There is only one group who consistently insists that because something is done in their country that it should be done the same way everywhere else. And these are same the people who remove gratuities on cruise ships on which the employee pay custom and policies are tipping based. 

 

And these same arrogant people would be the first to complain about "ugly Americans" imposing their customs while visiting their own countries. They are the height of hypocrisy. 

 

Edited by SantaFeFan

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Posted (edited)
11 minutes ago, jocap said:

Of course it does; the reason, though is- how do you know what is expected? We had to be told by our tour representative when we first visited the USA, or we would never have known to tip, nor how much. The amount is rarely placed in tourist brochures or cruise line adverts.

Most countries we've visited don't use the tips as a significant amount of one's income... we need telling the rules- or is it the law? I still don't know the rules/ law in North America.

 

That one comment is about the most laughable one I have read today!!!!! 

 

I will bet that you did much research on what region of the world to cruise, what cruise line to book, what itinerary to go on, what time of year to go, what stateroom category to stay in, what is interesting in the ports to be visited, what excursions are available there. Yet, you can't be bothered to research what the policies are on that ship and what is expected of you while on board.

 

What a convenient crock of horse manure. 🙄

Edited by SantaFeFan

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1 minute ago, SantaFeFan said:

 

That one comment is about the most laughable one I have read today!!!!! 

 

I will bet that you did much research on what region of the world to cruise, what cruise line to book, what itinerary to go on, what time of year to go, what stateroom category to stay in, what is interesting in the ports to be visited, what excursions are available there. Yet, you can't be bothered to research what the policies are on that ship and what is expected of you while on board.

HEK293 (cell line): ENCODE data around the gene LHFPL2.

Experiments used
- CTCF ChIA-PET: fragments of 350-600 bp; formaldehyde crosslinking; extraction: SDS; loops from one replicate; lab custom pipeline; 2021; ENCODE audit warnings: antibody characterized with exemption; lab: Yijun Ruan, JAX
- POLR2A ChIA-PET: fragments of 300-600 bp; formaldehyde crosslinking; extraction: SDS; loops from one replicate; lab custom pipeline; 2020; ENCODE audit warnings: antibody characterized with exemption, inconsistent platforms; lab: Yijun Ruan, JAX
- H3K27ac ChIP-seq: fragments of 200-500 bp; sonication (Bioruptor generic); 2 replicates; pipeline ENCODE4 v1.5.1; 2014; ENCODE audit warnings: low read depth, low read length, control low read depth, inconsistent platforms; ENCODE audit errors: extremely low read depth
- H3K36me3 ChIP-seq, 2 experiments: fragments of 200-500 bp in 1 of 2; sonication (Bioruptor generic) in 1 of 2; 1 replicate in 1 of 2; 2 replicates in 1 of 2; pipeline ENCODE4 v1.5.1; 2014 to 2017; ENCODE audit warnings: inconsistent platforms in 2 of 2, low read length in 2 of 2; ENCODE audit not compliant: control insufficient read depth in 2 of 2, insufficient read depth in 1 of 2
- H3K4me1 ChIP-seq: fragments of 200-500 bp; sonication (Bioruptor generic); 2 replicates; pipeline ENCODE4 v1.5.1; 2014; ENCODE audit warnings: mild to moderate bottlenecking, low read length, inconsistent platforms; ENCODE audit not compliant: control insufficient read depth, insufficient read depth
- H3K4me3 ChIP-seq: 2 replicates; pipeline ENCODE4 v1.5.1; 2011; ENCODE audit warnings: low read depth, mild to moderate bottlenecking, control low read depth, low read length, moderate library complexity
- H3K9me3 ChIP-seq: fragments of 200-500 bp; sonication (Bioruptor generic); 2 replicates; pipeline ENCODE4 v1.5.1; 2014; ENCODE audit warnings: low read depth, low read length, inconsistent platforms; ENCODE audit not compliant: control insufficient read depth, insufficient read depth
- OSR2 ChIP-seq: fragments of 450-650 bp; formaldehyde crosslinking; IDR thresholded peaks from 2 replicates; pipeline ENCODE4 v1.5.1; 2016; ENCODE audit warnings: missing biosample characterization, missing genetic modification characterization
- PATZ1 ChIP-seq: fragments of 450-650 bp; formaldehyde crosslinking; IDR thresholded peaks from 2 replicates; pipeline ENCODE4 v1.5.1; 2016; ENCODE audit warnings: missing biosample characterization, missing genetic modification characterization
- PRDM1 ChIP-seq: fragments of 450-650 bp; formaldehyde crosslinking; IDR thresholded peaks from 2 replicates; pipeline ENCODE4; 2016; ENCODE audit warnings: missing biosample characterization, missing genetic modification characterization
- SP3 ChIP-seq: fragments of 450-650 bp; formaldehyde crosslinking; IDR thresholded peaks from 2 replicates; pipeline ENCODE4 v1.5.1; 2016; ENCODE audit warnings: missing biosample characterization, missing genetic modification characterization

What a convenient crock of horse manure. 🙄

I tried answering gently... no, it wasn't a cruise, but an unexpected trip to Orlando in the '90s, our first excursion on a package tour to the USA. We had researched much about where we were going, but obviously tipping never entered our heads- and the tour rep knew this, which was why she drew us together and told us the customs. 

 

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Posted (edited)
32 minutes ago, jocap said:

I tried answering gently... no, it wasn't a cruise, but an unexpected trip to Orlando in the '90s, our first excursion on a package tour to the USA. We had researched much about where we were going, but obviously tipping never entered our heads- and the tour rep knew this, which was why she drew us together and told us the customs. 

 

 

Anyone who travels internationally on expensive and long vacations without doing due diligence of what to expect when getting there is being foolhardy. Information on local customs world wide has always been available, either in travel books and magazines or on the internet today. To tip or not to tip has always been a subject that these sources cover if a person bothers to read it. There is a legal principal that reads "Ignorantia juris non excusat", which is Latin for "Ignorance of the law is no excuse". Although knowledge of the local customs where a person will be visiting is not a law, the basic principal is still relevant.

 

"I did not know" is not a viable excuse when you will be participating in a tipping culture.

Edited by SantaFeFan

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2 hours ago, Toofarfromthesea said:

 

And in an environment where tipping is expected and makes up a significant amount of someone's income, not tipping because you come from a non-tipping culture is worse than rude because while rude hurts feelings, this hurts feelings AND pocketbook.

I was going to write this but you did a better job.  I hate it that the US has this 'culture' but it does and I'm not going to punish people.

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It's interesting to note that P&O (UK) have recently removed autotips from all their cruises, and have made a great play of this in their advertising.  I belong to a couple of P&O social forums,  and there have been no adverse comments about any consequent lowering of standards, poor staff morale etc. since the new system came into force. Whilst the crew are obviously not allowed to speak in detail about their t&c's, those that spoke in general terms, said that P&O had ensured that they would be no worse off financially than before.

 

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On 8/15/2019 at 12:52 AM, lenquixote66 said: